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Sunday, 28 October 2012

Building A Stud Wall Step By Step

Here's a step by step guide of how I installed a stud wall for a customer yesterday. This is going to make a large walk-in wardrobe with long length shelves and rails
Setting out. Always tricky in a old house. In the end I went square off the wall with the window as it looked right.


The outside frame up. It's essential to get this level. Cut the uprights long enough to wedge the head and sole plate in place.
I screwed these in but I also used a grab adhesive to stick them to the walls, floor and ceiling


Next add the studs that will form the door opening.
Make the opening a couple of mm bigger than the frame you're going to fit

Add the other studs. so that no spacing is wider than 400mm (16").
Also cut out the sole plate where the door is.


Add noggins at to carry the plasterboard joint (1.2m).
Also add the head to the door and an upright to carry the plasterboard

Here I've added extra noggins as I know I've got to fit a large shelve and hanging rail later

Extra noggins give you a solid fixing later in a job


Plasterboard one side of the stud wall


Plasterboard the other side, making sure no screws are left sticking out
(you can add insulating between for sound proofing if you want to)


Add your door lining- take your time with this and make sure it's plumb and not in twist - it will make hanging the door much easier later. This was a hardwood door linning so I countersunk all the screws to accept hardwood pellets to hide the screw heads.
That's as far as I can go for now.
Now I've just got to wait for Sean the plasterer to come and then I can finish off all the trim work (architrave, skirting), hang the door and then add all the shelves and rails that the customer wants.

12 comments:

  1. Replies
    1. Cheers Brian - I even hoovered up at the end!

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  2. You do nice work and make it all seem so simple. I am a terrible carpenter who always measures things incorrectly.

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    Replies
    1. Cheers for the comment. Always take your time and your find it much easier - the old saying of measure twice cut once is pretty accurate!

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  3. might be a silly question, (it's that daft woman again) but did you take the carpet out from under all of the soleplate, or just the door bit? I imagine you probably did, but it's not obvious from the photos.

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    1. Not a silly question at all. I did cut the carpet out from under the soleplate so I could fix and glue it properly to the floor. Luckily there was a join there anyway so it made it easier. In hindsight I probably would have just rolled it back where the door is to save having a second joint in it but with carpet tape you won't even be able to tell. Thanks for your comment. Kev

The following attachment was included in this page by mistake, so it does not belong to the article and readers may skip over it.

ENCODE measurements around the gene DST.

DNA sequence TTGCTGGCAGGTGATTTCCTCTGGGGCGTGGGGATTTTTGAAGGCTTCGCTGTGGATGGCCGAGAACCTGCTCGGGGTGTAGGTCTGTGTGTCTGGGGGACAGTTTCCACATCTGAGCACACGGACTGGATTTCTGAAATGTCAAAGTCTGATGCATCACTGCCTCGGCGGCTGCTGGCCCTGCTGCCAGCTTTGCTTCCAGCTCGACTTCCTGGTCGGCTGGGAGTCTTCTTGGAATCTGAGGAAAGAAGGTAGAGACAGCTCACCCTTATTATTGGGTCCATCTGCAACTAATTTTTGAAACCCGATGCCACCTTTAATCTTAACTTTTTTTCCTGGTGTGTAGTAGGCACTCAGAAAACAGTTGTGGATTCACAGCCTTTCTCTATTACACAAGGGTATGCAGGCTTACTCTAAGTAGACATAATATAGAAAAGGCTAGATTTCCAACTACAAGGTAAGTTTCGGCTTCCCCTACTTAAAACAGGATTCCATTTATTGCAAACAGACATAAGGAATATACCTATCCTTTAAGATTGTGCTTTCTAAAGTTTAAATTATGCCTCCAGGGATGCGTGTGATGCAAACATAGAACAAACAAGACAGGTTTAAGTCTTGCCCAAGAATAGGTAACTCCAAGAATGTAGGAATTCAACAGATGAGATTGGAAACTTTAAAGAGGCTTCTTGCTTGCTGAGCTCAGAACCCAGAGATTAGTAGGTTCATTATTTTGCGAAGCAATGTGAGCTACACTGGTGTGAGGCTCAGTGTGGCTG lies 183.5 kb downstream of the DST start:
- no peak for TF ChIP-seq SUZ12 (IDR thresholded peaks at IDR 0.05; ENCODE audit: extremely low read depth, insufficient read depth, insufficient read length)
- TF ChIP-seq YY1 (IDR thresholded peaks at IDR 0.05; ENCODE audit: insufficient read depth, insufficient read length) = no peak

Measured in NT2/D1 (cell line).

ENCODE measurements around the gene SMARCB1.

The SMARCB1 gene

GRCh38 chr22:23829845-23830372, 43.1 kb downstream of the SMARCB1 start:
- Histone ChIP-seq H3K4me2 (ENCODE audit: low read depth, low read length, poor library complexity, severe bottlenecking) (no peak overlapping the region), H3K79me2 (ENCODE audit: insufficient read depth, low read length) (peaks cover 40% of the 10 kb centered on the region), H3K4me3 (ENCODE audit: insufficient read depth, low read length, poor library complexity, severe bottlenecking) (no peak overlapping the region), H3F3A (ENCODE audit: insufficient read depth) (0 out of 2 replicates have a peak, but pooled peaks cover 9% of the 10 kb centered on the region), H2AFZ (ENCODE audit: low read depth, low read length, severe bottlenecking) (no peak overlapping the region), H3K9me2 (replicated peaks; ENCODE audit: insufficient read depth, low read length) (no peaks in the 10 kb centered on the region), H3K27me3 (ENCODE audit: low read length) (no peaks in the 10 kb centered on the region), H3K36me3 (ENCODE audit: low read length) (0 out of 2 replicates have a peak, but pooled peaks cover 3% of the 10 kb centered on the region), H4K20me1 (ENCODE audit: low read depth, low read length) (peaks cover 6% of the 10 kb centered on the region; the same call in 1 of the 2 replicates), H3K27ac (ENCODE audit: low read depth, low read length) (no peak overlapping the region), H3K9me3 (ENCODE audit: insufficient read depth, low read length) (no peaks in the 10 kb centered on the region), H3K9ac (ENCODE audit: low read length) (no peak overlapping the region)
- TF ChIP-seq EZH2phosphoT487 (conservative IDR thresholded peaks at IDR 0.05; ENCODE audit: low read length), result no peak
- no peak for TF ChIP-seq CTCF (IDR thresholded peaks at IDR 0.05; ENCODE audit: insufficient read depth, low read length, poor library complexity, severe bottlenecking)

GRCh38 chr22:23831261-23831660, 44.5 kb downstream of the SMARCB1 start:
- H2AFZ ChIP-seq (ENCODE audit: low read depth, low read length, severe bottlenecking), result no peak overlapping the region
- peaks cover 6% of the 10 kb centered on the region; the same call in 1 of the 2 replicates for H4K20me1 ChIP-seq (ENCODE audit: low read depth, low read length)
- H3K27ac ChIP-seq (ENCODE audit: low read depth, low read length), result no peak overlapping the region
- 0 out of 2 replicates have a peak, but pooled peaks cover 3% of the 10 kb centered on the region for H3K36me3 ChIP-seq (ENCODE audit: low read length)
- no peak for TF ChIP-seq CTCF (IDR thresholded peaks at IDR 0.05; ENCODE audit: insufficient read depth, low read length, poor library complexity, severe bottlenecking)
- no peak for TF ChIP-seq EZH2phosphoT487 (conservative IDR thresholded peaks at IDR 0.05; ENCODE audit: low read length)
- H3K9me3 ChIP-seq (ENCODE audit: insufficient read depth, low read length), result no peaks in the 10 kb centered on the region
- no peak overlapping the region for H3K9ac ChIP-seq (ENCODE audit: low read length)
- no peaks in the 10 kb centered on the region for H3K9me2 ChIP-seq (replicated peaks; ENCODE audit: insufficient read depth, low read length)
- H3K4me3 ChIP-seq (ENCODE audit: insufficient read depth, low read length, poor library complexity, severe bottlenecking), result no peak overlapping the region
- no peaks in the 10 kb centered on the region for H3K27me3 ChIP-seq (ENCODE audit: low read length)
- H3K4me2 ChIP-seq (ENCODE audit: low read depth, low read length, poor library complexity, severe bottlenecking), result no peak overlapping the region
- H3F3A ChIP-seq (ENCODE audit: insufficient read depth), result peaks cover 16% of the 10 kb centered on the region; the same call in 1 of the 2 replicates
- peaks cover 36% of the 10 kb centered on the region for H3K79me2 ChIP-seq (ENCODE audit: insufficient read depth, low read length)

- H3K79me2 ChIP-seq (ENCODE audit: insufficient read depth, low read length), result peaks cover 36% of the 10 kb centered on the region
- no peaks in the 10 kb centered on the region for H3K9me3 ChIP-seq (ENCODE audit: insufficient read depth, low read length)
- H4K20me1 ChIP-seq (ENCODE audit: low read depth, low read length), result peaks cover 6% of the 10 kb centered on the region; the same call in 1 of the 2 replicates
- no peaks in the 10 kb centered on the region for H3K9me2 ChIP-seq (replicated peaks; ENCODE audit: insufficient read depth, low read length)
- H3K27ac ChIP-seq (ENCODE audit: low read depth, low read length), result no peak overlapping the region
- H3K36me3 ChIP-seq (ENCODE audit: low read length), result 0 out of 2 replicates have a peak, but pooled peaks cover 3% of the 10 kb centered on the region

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  4. Ag! I feel like I'm left hanging! I currently have door openings (for a closet) that is finished (drywall, texture, etc)... the openings are similar to the 2nd to the last photo in this post. I'm trying to figure out how to add door casing, a "reveal" (whatever that is!) etc, which is how I ended up on this post, which is why I feel like I'm left hanging! :) How did you finish the door?

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  5. Ag! I feel like I'm left hanging! I currently have door openings (for a closet) that is finished (drywall, texture, etc)... the openings are similar to the 2nd to the last photo in this post. I'm trying to figure out how to add door casing, a "reveal" (whatever that is!) etc, which is how I ended up on this post, which is why I feel like I'm left hanging! :) How did you finish the door?

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  6. I also have an old house without a straight wall or a right angle in it. So I just pick one wall and square off that? I've been trying to square it at both ends to the walls. And getting myself frustrated. The 345 thing works at one end but not the other. So I just go with one correct side? Have I been over thinking this whole thing? Gah.
    Great post. I'll be referring to this A LOT! And the one where you put the shelves in. Thanks.

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    1. Sometimes you have to just go with what looks right in an old house. Sometimes square and Level just don't look right! Maybe doing what we call half and half where you just split the difference and see what that looms like?

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    2. Thank you Kev. I have one long wall and the other is short and turns a corner. I'll get it square to the long wall as that's going to be the most noticeable. It's actually just like the room shape you have here. If it looks half as good as yours I'll be very happy.

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    3. Pop by my blog and see how mine is turning out Kev. I ran into a big problem...

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